"James is a very attuned actor and worked forensically at finding those little micro-details. One of the wonderful things about James's performance is the very subtle way in which he lets emotion leak through the mask, especially in the last episodes as events spiral out of control."
The 32-year-old Norton is well-known in the UK after leading roles in numerous prestige productions including War & Peace, Grantchester and Happy Valley. He also co-starred in last year's reboot of the feature film Flatliners.
Norton will appear again on the big screen toplining director Agnieszka Holland's Gareth Jones as the title character, a Welsh journalist who exposed genocide in the Stalinist Soviet Union, secured access to Hitler and Goebbels and was murdered in 1935.
We caught up with Norton by phone on location for the film in Ukraine where he said he was shivering in -15°C (5°F ) weather. The conversation was anything but chilly as we explored facets of his career and the echoes of McMafia in real life.
Tell us about the evolution of your character Alex Godman on McMafia.
It was a most exciting part to play with. During 150 days, we shot out of sequence and it was a huge challenge. Most of the conversations about Alex revolved around where we were in his arc- from clean-living man and golden boy to his fiancé Rebecca, and then how he becomes a linchpin in shady deals with Mafias.
James [Watkins] and I would try to understand his motives. We wanted to leave a lot of it open, to leave muddy his motives. You can claim to understand them but there are a myriad of reasons.
We were clear about protecting his family and then making a choice as he began moving away from fortuitous, virtuous reasons to avarice. While the creators- and audiences- are realizing Alex was being sucked in, Alex didn't realize it soon enough. Suddenly he surprised himself, and he's loving it, and it's incredibly sexy and seductive.
It was a layered role. His headspace doesn't ever stop giving you revelations about his relationship with his father and fiancé, and the associated Russians with inherent criminality. But there were a lot of commentators quick to make the connection about him running away [from organized crime] and then being seduced. It was a joy to play, right until the end of the last hour.
Many of your scenes are with David Strathairn. Let's talk about his character's magnetism, and how you are drawn into his nefarious agenda and the plot to destroy Vadim.
David's a master, and the journey Alex is on is incredibly defined by his relationship with Semiyon. He becomes almost like Alex's moral compass, kind of like Rebecca. Semiyon sort of sets it up that if he wants to protect his family, he has to take on Vadim. He became a dark, sinister individual but also becomes a paternal figure. To have a relationship with Vadim—they're so different, and corrupt, but they have their allies, children, lovers and they're not stock villains.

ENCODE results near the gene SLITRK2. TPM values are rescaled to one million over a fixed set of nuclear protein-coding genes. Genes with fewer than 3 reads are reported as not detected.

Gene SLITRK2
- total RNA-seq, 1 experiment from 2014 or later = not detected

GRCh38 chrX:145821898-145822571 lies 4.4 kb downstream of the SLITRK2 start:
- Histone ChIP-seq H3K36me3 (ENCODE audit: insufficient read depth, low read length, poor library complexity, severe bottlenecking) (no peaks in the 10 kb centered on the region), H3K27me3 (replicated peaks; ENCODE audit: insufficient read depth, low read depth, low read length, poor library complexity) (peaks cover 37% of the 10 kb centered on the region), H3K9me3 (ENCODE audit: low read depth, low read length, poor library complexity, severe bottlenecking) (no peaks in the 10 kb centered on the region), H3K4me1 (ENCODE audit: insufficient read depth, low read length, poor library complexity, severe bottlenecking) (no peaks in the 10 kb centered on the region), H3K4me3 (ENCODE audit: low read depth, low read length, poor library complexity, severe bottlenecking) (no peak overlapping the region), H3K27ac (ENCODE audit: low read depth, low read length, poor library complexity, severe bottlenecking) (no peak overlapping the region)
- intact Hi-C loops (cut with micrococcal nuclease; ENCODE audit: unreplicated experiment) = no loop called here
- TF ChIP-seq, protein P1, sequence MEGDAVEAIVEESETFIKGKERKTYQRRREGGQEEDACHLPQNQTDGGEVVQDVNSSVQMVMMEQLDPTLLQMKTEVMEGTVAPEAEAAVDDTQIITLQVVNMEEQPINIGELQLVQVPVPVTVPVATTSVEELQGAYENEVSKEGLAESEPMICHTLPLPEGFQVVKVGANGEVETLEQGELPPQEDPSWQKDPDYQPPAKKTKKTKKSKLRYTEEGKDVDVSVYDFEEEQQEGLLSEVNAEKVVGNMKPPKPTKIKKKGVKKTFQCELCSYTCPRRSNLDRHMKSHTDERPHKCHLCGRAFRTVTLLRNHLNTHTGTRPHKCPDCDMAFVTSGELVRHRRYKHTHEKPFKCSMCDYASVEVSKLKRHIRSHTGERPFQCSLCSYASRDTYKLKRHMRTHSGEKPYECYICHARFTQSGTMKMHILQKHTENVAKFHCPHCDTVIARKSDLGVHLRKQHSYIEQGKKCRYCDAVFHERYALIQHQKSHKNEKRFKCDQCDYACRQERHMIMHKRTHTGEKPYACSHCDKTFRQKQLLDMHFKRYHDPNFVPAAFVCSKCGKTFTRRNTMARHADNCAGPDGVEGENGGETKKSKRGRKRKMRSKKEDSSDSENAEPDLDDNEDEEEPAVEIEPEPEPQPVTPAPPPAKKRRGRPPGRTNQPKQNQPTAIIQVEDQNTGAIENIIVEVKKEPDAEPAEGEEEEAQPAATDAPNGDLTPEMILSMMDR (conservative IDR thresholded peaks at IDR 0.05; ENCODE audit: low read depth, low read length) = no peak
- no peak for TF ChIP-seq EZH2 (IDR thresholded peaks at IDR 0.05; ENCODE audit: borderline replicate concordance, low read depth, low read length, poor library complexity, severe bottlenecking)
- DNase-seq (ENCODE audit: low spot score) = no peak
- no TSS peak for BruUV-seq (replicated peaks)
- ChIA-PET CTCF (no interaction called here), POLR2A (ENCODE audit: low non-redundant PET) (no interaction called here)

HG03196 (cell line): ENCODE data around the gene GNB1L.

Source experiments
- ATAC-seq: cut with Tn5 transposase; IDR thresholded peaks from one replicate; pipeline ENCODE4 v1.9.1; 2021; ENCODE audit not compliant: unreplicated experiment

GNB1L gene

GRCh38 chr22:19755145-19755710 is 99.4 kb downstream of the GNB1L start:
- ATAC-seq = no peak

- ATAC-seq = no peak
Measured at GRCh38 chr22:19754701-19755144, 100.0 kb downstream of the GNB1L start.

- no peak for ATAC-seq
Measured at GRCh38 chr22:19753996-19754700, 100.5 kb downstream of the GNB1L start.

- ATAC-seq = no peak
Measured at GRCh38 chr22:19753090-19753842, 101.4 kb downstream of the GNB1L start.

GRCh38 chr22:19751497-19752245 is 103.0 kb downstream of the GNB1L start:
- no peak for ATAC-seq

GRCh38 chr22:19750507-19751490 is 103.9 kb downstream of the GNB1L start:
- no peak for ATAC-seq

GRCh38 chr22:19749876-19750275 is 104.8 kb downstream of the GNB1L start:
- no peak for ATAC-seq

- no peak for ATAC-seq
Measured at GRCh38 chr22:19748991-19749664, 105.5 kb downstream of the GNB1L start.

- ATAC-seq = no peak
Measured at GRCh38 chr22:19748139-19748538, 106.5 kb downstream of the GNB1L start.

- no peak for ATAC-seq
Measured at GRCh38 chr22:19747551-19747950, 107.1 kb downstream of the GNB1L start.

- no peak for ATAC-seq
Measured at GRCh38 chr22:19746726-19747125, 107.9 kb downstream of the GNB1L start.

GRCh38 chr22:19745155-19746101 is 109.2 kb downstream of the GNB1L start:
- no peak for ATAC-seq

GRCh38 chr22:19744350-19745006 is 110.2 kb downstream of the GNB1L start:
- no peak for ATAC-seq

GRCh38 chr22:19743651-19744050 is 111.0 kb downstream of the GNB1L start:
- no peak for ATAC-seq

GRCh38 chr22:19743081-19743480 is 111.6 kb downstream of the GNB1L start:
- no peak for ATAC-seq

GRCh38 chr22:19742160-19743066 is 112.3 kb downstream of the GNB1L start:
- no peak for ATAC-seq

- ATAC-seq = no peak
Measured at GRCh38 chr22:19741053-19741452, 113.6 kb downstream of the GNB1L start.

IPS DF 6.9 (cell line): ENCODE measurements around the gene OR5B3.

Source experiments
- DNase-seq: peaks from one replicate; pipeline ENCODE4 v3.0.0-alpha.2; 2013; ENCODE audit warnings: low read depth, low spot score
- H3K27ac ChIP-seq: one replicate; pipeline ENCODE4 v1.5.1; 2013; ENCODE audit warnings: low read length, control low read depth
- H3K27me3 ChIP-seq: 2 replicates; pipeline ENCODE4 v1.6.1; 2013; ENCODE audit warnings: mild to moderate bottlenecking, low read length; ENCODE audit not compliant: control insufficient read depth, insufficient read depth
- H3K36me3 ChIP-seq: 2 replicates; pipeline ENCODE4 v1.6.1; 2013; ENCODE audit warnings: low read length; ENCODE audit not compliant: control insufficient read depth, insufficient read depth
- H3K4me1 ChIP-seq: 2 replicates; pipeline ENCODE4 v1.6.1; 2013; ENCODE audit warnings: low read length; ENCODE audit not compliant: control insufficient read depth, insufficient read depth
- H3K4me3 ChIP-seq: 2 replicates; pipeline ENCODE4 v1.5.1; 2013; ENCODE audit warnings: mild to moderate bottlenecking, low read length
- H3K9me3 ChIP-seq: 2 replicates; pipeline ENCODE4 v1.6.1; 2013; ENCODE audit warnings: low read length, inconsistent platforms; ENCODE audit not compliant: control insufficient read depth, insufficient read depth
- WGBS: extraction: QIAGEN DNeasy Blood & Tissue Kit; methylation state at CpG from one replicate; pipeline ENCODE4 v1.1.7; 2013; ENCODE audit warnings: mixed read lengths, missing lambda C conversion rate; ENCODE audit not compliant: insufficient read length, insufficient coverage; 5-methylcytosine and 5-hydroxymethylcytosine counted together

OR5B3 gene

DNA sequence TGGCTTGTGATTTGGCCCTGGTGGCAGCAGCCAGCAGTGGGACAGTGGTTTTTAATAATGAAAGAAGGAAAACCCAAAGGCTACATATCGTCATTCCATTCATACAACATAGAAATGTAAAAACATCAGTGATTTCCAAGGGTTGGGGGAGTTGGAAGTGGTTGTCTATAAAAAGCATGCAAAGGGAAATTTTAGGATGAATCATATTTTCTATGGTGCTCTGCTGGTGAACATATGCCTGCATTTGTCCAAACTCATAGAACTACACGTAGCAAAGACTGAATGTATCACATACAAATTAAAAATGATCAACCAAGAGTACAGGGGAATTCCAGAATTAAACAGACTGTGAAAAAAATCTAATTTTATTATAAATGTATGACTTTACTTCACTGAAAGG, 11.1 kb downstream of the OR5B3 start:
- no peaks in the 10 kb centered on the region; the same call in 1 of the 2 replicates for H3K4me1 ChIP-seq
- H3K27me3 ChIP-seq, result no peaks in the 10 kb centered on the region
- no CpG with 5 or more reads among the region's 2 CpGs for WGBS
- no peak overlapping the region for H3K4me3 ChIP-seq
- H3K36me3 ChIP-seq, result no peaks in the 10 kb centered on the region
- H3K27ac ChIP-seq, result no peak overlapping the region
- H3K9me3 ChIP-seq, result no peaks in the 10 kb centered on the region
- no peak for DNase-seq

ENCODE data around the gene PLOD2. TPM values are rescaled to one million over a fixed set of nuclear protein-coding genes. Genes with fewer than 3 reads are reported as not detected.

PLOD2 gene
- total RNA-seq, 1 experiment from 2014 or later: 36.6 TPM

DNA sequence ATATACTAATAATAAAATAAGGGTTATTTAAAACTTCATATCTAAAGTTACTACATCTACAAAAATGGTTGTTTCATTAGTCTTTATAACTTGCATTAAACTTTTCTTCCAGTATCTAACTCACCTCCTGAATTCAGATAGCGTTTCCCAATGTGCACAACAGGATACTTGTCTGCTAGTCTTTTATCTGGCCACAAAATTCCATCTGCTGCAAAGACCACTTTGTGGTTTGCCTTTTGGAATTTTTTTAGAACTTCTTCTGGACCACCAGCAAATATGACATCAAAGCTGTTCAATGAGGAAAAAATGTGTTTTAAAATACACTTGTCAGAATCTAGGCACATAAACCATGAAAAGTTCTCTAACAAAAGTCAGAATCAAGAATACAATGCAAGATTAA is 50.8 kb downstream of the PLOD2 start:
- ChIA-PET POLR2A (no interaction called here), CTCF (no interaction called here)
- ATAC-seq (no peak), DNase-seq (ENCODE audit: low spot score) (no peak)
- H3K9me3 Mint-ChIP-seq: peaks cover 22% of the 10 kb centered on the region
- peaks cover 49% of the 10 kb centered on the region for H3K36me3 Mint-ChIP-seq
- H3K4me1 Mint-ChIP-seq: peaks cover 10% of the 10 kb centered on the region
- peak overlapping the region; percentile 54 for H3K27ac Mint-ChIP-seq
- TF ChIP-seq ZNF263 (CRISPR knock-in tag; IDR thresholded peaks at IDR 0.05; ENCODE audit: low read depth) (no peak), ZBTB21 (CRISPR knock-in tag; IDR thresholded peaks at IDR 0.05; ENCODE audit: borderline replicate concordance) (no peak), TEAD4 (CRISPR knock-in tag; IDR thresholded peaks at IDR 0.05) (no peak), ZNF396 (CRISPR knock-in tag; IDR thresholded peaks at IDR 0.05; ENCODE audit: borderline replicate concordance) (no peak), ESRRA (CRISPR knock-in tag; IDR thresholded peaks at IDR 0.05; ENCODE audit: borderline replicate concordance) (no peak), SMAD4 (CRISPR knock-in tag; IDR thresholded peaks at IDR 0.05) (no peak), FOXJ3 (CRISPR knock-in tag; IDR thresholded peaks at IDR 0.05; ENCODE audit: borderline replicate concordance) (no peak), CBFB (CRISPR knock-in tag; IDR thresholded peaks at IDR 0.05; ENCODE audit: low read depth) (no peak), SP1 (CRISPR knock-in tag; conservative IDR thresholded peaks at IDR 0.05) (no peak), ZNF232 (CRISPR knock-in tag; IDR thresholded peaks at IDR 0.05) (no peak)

David played it beautifully, a real character, a likeable one if not more sinister. He's a politician we all recognize, progressive and yet he's subversive and deals in human trafficking. He brought home how close these politicians are to corruption.
Off set, David was wonderful. We went walking and swimming along the Croatian coastline. He's a lover of life and I loved hanging out with him.
That sounds fun, but what are some of the most challenging and memorable scenes that you have shot in the series?
We shot in Croatia, Serbia and London in very glamorous locations but I didn't get to Mumbai. One location was a beautifully landscaped villa with a beautiful mosaic ceiling – just unbelievably extravagant in the South of France, yet nearby was extraordinary poverty. Some of the scenes, particularly with David, felt like mini pieces of theater. James gave us time to mine those scenes.
The scenes with the parents were wonderful to play, so subtle and with the human subject so rich. With Vadim, when we crossed paths in the airport lounge, it was like punctuation marks on our respective journeys. All the other storylines were leading to this. The scene's very charged, halfway through the shoot, crackling and informed.
It was wonderful, and the reason you do this, when the story and situation take on a life on their own and memories and experiences inform it. It's like a mini explosion.